Two frequent traveler friends of mind shared the very same funny parody video of a fictitious hotel chain. If you’re someone who’s been on the road more than you’d care to, you will be chuckling at this video within the first few scenes. Benefits many hotels tout as their gold standard services are ribbed here, from room service awkwardness, too-low shower heads, to turn down service at the worst possible times. I’ve included the link below.
After watching that video, I wondered if any of the executives in charge of service initiatives at the leading hotel chains had seen this. If they had, did they just laugh it off... or did they take some of it to heart?
What if they truly listened to some of these points, and made sure some of these things never happened in their hotels? Cling-wrapped water glasses, over-zealous front desk reps, can’t find light switches, room temp reliability, and others.
Great service companies take customer digs and complaints and turn them into opportunities. They show they listen with action and improvements. And if they’re smart, they market those improvements.
So what have people kidded about with YOUR BUSINESS that could be improved?
If you’re NOT hearing any complaints, when was the last time you asked? “How was everything with your last order… your last interaction with us?” If you don’t ask, you don’t get feedback. And when you do get feedback, how do you respond… positively and negatively? (People judge you by HOW you respond either way.)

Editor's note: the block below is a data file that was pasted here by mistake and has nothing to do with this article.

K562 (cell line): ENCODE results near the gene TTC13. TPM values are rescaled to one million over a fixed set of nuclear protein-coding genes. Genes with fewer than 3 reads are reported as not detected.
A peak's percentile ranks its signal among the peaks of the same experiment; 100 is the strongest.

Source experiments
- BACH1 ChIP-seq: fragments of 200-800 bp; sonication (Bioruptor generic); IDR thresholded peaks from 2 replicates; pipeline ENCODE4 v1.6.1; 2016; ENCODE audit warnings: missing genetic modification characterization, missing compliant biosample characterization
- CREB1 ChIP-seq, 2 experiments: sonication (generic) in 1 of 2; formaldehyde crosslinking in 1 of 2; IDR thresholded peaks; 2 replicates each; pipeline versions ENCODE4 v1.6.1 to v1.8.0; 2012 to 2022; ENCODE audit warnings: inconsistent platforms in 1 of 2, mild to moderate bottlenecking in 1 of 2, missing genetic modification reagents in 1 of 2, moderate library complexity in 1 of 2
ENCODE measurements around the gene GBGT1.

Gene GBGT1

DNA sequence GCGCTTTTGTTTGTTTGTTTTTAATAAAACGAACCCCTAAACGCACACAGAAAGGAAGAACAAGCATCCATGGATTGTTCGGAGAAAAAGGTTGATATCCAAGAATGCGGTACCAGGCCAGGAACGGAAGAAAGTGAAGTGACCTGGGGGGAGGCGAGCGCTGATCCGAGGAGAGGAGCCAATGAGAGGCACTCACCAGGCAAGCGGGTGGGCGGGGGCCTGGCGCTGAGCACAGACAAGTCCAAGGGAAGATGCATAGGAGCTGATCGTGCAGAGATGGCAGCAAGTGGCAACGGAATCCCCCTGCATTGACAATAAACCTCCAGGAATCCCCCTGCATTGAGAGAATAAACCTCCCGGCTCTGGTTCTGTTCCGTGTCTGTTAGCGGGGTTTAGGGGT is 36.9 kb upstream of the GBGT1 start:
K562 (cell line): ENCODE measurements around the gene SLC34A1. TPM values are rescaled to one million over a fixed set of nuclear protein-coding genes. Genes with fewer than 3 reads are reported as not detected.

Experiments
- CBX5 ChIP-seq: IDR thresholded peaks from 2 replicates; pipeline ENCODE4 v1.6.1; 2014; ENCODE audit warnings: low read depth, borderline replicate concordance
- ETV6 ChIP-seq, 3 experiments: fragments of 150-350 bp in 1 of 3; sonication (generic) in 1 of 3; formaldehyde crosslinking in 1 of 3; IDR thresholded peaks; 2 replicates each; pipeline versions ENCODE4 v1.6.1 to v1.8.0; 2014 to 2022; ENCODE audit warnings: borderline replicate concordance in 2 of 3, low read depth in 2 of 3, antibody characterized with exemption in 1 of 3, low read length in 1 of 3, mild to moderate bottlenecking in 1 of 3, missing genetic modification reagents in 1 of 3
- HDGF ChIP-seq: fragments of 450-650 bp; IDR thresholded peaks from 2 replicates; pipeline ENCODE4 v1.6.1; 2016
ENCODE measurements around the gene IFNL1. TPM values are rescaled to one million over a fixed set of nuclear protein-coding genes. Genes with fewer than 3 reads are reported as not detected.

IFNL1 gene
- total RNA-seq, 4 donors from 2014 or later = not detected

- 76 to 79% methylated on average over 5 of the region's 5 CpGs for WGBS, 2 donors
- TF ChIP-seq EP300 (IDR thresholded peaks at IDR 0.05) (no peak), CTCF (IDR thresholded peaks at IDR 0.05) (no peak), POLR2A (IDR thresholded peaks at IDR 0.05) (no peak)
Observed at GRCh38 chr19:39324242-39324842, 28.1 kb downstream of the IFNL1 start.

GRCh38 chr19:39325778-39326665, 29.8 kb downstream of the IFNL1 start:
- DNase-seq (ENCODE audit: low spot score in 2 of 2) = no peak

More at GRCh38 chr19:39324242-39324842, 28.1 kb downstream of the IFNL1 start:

Surveying clients occasionally through tools like Survey Monkey (which will even tally your responses for you) can help you better gauge feedback… and intervene when things don’t go as perfectly as you planned, or as they expected. Worst case scenario: You delivered. They were disappointed. They go elsewhere. You don’t know why. (Hopefully, before someone cleverly writes a parody video or makes a joke like this one about YOUR business. Or you're a victim of a nasty Yelp review that never goes away.)
Ask how you’re doing. And you shall receive feedback.
Here’s to a good laugh watching this video, and even better sales by listening to your customers.